Royal Skousen, a professor of linguistics at Brigham Young University, has published the results of a twenty-five year study on original and printer’s manuscript text of the Book of Mormon.
Joseph Smith was the first prophet of The Church of Jesus Christ of Latter-day Saints. The members of this church, sometimes referred to as Mormons, consider the Book of Mormon to be a companion book to the Bible and a second witness of Jesus Christ. It was translated from plates written anciently and hidden away by a man named Moroni until Moroni, now an angel, led Joseph to the plates and tutored him in preparation for the restoration of the gospel. The plates were written in reformed Egyptian and the methods in which they were translated have been a popular topic of discussion. There has also been discussion about the errors in the book, which some mistakenly believe invalidate the record. Skousen’s research helps readers to better understand how the book came into being in modern times.
Mormons do not have the original plates on which the book was written, just as we no longer have the original scrolls on which the Bible were written. While the Biblical scrolls were lost or destroyed, the Book of Mormon plates were taken back into protective care by Moroni. The lack of both original records—those of the Bible and of the Book of Mormon—force us to act on faith and also challenge us to know what is true in comparison to the original records.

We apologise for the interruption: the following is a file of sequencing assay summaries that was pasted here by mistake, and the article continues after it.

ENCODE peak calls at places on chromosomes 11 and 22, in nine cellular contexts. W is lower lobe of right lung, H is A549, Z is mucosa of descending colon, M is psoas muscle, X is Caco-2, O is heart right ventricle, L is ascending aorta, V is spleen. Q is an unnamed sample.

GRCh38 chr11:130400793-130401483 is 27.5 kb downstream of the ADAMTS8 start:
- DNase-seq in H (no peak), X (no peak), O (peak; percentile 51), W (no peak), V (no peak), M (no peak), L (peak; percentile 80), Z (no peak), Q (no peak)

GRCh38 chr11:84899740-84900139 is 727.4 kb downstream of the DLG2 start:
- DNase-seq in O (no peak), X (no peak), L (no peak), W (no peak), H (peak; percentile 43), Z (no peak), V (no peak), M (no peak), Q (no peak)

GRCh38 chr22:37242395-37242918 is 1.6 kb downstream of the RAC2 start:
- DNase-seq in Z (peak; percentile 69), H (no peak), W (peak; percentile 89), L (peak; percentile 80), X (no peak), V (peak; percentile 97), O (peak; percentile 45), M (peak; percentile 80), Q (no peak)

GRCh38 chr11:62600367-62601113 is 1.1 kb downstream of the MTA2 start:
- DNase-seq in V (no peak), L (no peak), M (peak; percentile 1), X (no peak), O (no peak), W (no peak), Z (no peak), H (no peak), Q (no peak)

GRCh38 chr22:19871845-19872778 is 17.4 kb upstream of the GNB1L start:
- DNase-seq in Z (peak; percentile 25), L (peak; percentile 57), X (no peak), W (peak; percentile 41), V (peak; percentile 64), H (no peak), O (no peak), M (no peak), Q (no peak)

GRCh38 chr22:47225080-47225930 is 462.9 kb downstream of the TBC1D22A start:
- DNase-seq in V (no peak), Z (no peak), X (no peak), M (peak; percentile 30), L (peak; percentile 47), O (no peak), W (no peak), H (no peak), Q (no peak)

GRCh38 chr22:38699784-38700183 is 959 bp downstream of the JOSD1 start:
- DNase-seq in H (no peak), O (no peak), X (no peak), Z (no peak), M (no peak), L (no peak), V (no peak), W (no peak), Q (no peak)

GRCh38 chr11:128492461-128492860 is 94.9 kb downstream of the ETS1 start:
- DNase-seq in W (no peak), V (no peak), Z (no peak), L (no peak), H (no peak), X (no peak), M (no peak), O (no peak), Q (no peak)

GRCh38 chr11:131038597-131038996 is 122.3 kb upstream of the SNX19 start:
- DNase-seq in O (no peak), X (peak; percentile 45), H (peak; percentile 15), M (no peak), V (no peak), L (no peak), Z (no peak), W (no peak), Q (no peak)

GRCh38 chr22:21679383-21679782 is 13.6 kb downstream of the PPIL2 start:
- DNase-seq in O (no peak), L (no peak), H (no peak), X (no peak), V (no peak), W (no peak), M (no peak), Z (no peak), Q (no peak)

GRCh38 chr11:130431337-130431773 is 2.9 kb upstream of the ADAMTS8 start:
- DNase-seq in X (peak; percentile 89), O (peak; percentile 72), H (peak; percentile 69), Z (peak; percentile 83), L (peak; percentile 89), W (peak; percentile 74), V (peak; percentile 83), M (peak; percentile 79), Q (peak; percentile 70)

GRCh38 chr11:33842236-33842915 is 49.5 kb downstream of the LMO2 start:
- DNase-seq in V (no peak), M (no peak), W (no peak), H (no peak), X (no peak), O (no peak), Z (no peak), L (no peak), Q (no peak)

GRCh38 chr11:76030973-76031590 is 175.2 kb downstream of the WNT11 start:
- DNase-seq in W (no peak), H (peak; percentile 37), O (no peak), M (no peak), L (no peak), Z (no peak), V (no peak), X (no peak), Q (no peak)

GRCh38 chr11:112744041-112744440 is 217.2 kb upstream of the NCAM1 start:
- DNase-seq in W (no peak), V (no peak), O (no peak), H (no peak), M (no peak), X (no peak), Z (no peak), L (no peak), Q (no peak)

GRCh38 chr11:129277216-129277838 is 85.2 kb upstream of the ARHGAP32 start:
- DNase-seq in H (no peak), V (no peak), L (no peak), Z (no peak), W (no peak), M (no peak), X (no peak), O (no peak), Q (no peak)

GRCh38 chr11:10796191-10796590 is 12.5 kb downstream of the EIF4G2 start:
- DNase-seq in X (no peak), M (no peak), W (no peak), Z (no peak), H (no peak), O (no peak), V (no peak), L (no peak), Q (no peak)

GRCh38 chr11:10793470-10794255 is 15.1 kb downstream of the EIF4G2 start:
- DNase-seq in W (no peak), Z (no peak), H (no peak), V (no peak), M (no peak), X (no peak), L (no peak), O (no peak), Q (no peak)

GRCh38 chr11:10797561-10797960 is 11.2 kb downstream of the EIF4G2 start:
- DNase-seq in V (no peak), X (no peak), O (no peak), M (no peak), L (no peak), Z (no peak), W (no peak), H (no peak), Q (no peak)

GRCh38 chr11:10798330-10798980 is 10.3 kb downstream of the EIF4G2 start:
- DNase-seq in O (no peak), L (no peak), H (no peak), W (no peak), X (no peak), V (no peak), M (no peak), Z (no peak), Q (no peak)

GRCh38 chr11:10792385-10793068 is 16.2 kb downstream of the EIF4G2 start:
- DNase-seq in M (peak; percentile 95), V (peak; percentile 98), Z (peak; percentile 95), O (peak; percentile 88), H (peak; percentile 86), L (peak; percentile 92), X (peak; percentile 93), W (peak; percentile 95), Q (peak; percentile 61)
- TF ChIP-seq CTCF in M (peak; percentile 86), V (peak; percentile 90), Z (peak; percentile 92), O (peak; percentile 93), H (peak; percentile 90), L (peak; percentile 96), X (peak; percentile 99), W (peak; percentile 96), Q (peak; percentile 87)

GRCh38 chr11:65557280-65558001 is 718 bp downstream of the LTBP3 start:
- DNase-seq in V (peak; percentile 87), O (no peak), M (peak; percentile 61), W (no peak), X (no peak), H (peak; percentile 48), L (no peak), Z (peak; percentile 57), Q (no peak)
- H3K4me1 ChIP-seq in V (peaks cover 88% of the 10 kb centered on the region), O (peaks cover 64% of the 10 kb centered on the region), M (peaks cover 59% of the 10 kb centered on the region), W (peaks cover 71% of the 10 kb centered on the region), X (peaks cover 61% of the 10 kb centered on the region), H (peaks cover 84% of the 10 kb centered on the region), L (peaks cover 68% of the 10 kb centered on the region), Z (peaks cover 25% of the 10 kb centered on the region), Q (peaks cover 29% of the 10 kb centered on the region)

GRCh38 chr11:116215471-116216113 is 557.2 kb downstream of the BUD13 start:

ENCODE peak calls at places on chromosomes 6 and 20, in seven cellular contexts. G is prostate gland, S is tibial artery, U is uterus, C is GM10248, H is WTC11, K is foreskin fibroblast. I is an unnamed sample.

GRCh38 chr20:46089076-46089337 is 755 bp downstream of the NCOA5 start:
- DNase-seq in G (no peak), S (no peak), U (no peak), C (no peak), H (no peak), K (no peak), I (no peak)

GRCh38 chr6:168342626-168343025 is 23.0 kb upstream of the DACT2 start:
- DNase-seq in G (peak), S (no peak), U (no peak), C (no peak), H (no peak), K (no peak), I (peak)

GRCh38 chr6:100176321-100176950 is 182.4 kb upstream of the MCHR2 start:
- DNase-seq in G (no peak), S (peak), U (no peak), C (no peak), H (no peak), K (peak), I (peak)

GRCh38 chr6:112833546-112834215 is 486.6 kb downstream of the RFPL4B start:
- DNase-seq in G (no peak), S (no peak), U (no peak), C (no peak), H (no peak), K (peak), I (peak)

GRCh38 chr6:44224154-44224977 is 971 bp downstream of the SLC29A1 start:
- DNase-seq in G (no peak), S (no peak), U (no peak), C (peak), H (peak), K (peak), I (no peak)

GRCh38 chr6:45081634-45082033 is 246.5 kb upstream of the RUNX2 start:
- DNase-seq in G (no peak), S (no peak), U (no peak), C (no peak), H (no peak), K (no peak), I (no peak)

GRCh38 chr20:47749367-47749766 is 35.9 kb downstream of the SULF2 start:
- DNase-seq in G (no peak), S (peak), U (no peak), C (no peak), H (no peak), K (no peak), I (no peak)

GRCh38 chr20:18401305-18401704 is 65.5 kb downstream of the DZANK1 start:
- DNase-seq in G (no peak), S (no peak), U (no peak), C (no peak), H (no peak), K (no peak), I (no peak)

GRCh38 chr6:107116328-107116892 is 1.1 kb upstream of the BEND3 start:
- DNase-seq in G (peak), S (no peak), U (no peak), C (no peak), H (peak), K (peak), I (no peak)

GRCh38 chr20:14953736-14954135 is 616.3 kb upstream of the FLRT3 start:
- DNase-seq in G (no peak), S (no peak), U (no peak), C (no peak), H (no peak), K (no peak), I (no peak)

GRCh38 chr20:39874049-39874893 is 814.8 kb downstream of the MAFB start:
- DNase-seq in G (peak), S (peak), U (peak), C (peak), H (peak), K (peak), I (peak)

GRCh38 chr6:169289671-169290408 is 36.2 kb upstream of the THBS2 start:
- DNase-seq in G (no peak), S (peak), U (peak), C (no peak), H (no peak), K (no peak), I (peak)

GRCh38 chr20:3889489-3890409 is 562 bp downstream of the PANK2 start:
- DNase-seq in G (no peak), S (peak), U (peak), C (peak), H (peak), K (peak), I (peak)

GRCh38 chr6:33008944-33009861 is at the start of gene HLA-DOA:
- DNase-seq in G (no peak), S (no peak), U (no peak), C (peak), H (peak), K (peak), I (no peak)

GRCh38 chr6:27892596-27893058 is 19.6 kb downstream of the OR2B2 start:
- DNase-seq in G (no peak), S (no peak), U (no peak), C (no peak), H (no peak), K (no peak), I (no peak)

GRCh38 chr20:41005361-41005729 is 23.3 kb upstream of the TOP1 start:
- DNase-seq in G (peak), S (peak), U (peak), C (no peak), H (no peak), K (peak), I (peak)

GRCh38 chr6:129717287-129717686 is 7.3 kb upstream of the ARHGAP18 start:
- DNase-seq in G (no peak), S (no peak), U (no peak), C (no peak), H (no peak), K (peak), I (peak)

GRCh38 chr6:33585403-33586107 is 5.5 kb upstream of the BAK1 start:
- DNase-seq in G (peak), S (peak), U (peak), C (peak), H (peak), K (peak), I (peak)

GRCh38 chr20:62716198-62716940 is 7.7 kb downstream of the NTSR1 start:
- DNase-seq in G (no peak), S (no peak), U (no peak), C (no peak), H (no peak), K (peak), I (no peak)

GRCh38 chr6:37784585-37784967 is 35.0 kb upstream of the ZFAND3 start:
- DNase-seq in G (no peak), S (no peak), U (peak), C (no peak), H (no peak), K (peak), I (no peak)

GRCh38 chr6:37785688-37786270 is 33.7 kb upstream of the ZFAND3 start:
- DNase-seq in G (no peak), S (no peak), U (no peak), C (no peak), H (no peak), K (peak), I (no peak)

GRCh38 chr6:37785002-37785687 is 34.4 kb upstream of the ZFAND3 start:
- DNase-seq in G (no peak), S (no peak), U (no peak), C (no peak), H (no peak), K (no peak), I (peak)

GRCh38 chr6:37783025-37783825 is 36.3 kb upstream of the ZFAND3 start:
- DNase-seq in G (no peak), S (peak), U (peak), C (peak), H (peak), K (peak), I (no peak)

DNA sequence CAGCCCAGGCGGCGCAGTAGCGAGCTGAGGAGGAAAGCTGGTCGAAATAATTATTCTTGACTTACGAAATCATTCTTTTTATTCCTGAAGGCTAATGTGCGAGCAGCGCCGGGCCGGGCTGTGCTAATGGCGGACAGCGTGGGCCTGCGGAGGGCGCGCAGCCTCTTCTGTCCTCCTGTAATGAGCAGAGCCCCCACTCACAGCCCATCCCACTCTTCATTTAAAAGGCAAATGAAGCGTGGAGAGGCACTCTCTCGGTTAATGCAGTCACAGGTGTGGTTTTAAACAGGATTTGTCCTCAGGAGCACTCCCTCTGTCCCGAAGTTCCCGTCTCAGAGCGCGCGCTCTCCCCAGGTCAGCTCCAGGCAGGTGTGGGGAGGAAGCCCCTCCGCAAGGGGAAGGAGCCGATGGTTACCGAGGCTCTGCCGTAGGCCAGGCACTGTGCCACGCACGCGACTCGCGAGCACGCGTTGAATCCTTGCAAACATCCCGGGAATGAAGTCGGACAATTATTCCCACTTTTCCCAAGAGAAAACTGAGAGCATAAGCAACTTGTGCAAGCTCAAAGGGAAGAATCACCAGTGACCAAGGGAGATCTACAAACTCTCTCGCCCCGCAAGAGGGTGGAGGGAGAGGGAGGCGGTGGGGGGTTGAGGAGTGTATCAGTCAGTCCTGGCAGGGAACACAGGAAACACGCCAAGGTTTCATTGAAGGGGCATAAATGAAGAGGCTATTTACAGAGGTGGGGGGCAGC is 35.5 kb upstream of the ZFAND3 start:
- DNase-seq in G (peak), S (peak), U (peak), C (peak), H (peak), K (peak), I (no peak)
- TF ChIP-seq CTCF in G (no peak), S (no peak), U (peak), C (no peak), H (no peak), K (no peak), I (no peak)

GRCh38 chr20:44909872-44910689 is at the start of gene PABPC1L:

The original manuscript was written largely by scribes, who put into writing what Joseph Smith saw and translated to them verbally. Joseph had minimal education, as did many in the`1830s. Long after his wife had remarried and moved on to an apostate group, she said he did not have the skills to create the Book of Mormon or even to write the translation he carried out. The translation was made possible through the help of the Holy Ghost.
One challenge facing researchers is that most of the original transcription is gone. 116 pages were lost when his scribe took them to show his wife and they were stolen. However, this was actually prophesied in the Book of Mormon and had been prepared for. God had assigned the son of the first writer to record some of the same information in his own record, although he admitted that he didn’t know why he needed to do that.
The first draft of the manuscript was placed in the cornerstone of the Nauvoo House in 1841. Unfortunately, when it was retrieved in 1882, most of it was ruined by water and mold. Only 28 percent is still extant and most of it is now owned by the Church.
A printer’s manuscript had been prepared based on the original and the Church of Christ owns all of that manuscript. They are a group that broke away from the main church after Joseph Smith died. The printer used the printer’s manuscript for all but the sections found in Helaman 13 through the end of Mormon. The remaining section is based on the original transcription copy.
Anytime manuscripts are written by a scribe or copied by hand, there are errors. This is why various Biblical manuscripts that have been uncovered are not identical. Skousen found that the scribes changed on average one or two things per page. These were textual changes affecting spelling of names or alteration of wording. Then the printer made additional errors in the typesetting, although he also made a sincere effort to correct them as he went. It was simply a difficult task that lent itself to errors.
In 1837, Joseph Smith himself did some editing for the next edition, in order to put it into more standard English. He edited again in 1840 and this time he restored some phrases that had been missed in the copying process.
The errors that have crept into the manuscript are simply the usual problems of any book—typos, miscopied words, missing words. They do not affect the teachings of the book. The newest edition of the book clears up some of these problems. The truthfulness of God’s word is not based on the number of typos, but on the message contained within His books.
Read more about the project to study the Book of Mormon translation.